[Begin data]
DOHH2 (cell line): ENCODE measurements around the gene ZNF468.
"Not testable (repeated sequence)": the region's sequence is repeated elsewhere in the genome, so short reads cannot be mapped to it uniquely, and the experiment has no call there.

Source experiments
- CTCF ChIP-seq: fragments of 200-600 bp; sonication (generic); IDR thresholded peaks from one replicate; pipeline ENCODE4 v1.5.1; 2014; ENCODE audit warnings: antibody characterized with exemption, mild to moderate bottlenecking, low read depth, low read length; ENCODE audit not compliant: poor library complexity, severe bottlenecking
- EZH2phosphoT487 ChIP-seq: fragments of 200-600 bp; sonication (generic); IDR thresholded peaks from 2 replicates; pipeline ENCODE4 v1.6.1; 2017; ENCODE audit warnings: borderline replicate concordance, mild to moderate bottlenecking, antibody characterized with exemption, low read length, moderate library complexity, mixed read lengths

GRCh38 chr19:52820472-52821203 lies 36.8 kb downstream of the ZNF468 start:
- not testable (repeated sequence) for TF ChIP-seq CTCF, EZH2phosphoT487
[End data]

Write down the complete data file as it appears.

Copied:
DOHH2 (cell line): ENCODE measurements around the gene ZNF468.
"Not testable (repeated sequence)": the region's sequence is repeated elsewhere in the genome, so short reads cannot be mapped to it uniquely, and the experiment has no call there.

Source experiments
- CTCF ChIP-seq: fragments of 200-600 bp; sonication (generic); IDR thresholded peaks from one replicate; pipeline ENCODE4 v1.5.1; 2014; ENCODE audit warnings: antibody characterized with exemption, mild to moderate bottlenecking, low read depth, low read length; ENCODE audit not compliant: poor library complexity, severe bottlenecking
- EZH2phosphoT487 ChIP-seq: fragments of 200-600 bp; sonication (generic); IDR thresholded peaks from 2 replicates; pipeline ENCODE4 v1.6.1; 2017; ENCODE audit warnings: borderline replicate concordance, mild to moderate bottlenecking, antibody characterized with exemption, low read length, moderate library complexity, mixed read lengths

GRCh38 chr19:52820472-52821203 lies 36.8 kb downstream of the ZNF468 start:
- not testable (repeated sequence) for TF ChIP-seq CTCF, EZH2phosphoT487